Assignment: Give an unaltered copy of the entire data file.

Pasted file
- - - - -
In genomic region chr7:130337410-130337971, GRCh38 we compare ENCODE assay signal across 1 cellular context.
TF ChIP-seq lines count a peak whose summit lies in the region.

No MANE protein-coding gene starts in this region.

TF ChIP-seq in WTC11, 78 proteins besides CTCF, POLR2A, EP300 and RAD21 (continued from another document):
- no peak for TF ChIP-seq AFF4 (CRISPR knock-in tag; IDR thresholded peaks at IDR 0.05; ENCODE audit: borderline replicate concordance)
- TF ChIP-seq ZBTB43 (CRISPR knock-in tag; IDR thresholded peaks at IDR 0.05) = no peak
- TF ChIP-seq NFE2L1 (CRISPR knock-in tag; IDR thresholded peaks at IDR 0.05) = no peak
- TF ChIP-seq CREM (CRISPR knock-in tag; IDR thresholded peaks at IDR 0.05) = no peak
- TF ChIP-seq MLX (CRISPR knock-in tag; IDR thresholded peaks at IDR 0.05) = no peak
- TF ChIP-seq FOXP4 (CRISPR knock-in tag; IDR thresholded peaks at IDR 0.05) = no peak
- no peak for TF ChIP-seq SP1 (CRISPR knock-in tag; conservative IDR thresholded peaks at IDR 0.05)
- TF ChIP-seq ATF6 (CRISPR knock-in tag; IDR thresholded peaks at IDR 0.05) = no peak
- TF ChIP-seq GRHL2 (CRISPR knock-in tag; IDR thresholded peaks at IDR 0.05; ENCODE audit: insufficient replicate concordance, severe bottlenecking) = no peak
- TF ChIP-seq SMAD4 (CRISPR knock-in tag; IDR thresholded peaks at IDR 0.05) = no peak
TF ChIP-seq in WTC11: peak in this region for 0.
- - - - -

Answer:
In genomic region chr7:130337410-130337971, GRCh38 we compare ENCODE assay signal across 1 cellular context.
TF ChIP-seq lines count a peak whose summit lies in the region.

No MANE protein-coding gene starts in this region.

TF ChIP-seq in WTC11, 78 proteins besides CTCF, POLR2A, EP300 and RAD21 (continued from another document):
- no peak for TF ChIP-seq AFF4 (CRISPR knock-in tag; IDR thresholded peaks at IDR 0.05; ENCODE audit: borderline replicate concordance)
- TF ChIP-seq ZBTB43 (CRISPR knock-in tag; IDR thresholded peaks at IDR 0.05) = no peak
- TF ChIP-seq NFE2L1 (CRISPR knock-in tag; IDR thresholded peaks at IDR 0.05) = no peak
- TF ChIP-seq CREM (CRISPR knock-in tag; IDR thresholded peaks at IDR 0.05) = no peak
- TF ChIP-seq MLX (CRISPR knock-in tag; IDR thresholded peaks at IDR 0.05) = no peak
- TF ChIP-seq FOXP4 (CRISPR knock-in tag; IDR thresholded peaks at IDR 0.05) = no peak
- no peak for TF ChIP-seq SP1 (CRISPR knock-in tag; conservative IDR thresholded peaks at IDR 0.05)
- TF ChIP-seq ATF6 (CRISPR knock-in tag; IDR thresholded peaks at IDR 0.05) = no peak
- TF ChIP-seq GRHL2 (CRISPR knock-in tag; IDR thresholded peaks at IDR 0.05; ENCODE audit: insufficient replicate concordance, severe bottlenecking) = no peak
- TF ChIP-seq SMAD4 (CRISPR knock-in tag; IDR thresholded peaks at IDR 0.05) = no peak
TF ChIP-seq in WTC11: peak in this region for 0.